From the article:

After working on the problem through the night, tech experts regained control of the server, Jen Hatton, PR and content manager, said Friday.

She said the staff would work to restore checkout capabilities, which are handled by an outside vendor. As of 7 p.m. Friday, checkout and computer services remained suspended.

The library did not pay the ransom demanded by hackers and reported the attack to the FBI, Hatton said.

More from The St. Louis Post-Dispatch.

A really obscure forgotten audio format: “Talking rubber”

There are several things going on here: first, what is the “talking rubber” technology? After talking to several historians of science and technology, I’m pretty sure it’s not a term that ever caught on. But it turns out that’s because this actual technology never caught on; although on first glance, this ad seems to describe magnetic tape—the technology behind cassette and VHS tapes—“talking rubber” describes actual rubber, not tape! In 1952, The Bell System Technical Journal chronicled “a magnetic recording medium composed of rubber impregnated with magnetic oxide and lubricant,” that was “particularly suited to applications requiring the continuous repetition of short transcribed messages.”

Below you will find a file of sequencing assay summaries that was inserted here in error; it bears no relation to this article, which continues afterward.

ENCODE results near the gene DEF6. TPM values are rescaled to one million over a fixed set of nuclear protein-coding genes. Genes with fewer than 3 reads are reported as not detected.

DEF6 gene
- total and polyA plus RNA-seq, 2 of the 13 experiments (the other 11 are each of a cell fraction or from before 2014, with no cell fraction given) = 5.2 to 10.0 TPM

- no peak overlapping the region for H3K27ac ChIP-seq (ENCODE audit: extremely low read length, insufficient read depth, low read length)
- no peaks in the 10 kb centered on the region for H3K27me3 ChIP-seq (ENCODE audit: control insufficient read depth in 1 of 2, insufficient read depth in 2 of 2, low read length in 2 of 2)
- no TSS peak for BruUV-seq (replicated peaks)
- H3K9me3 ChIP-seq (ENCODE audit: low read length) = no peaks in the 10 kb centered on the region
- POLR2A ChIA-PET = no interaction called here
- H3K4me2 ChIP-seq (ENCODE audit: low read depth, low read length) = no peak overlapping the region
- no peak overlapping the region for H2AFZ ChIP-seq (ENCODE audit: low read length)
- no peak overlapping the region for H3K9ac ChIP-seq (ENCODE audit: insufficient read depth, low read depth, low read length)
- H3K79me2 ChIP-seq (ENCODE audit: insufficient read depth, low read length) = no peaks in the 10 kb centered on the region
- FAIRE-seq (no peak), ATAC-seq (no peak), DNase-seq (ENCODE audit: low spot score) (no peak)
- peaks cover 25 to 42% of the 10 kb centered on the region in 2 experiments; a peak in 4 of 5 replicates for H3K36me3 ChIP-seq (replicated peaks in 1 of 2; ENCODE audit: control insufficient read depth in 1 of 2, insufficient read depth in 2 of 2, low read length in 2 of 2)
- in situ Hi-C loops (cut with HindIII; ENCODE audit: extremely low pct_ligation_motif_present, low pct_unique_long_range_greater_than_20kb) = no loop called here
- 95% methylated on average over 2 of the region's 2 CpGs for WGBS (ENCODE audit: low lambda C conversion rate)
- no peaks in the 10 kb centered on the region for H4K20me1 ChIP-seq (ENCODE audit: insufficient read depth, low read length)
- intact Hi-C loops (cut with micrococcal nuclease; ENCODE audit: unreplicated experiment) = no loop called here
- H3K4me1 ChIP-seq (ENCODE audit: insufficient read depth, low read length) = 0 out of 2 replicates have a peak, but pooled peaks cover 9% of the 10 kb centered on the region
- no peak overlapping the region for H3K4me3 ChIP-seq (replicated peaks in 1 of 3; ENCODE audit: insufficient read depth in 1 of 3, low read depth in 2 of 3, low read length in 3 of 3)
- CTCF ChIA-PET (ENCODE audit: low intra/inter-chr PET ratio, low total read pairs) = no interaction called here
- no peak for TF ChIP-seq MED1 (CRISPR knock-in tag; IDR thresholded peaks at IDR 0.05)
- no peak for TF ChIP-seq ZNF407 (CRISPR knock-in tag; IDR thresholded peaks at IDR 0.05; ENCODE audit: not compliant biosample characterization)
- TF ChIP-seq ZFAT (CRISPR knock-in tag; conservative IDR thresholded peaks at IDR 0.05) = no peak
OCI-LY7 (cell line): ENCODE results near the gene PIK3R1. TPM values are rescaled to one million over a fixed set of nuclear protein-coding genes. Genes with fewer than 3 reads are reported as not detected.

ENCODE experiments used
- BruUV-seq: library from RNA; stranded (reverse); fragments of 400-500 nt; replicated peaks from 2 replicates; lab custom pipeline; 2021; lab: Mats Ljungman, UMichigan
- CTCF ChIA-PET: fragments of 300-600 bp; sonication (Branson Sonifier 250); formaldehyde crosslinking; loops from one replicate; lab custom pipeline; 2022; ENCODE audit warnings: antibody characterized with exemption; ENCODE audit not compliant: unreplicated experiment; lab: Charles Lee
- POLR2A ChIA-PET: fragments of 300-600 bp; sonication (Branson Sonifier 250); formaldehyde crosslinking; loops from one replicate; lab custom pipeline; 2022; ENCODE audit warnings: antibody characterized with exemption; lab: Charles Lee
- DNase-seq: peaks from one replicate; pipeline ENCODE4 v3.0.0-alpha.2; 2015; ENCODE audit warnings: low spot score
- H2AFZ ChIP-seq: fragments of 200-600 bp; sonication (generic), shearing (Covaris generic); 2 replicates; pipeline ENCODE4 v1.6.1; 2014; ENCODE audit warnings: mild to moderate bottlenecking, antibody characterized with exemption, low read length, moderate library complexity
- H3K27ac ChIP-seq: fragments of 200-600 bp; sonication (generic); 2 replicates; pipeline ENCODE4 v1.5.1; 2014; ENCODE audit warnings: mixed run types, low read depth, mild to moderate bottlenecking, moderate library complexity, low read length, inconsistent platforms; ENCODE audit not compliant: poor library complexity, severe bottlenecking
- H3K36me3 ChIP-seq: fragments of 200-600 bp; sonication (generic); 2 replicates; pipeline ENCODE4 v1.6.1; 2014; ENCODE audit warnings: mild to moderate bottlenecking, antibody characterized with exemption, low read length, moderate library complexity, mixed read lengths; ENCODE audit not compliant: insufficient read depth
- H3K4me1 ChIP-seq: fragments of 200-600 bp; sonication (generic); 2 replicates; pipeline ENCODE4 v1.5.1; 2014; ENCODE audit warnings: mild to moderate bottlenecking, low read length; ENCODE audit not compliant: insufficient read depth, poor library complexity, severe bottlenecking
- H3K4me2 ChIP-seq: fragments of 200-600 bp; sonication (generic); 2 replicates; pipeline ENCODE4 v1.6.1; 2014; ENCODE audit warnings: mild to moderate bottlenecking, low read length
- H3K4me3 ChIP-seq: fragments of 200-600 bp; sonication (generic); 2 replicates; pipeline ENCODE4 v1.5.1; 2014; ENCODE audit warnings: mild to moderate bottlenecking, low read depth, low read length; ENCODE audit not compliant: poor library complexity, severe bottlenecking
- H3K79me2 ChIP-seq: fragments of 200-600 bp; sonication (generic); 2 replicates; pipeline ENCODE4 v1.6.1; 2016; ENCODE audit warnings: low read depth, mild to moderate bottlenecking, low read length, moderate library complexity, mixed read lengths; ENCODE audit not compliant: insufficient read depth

From A really obscure forgotten audio format: “Talking rubber” | Ars Technica
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STL Public Library hit by ransomware attack

Jen Hatton, PR manager for the library system, says a hacker organization has blocked their server and is demanding tens of thousands of dollars to release their computers back to them. The attack has affected all 700 computers at 16 library branches. No library visitors can currently use the computers until the problem is solved. The library's technology staff is working with the FBI.
From STL Public Library hit by ransomware attack | KSDK.com
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In a glitzy era for libraries, core mission shows signs of decline

In an era of extensive building and remodeling, the state Department of Education reports drops in the number of visits, registered users and loans of material.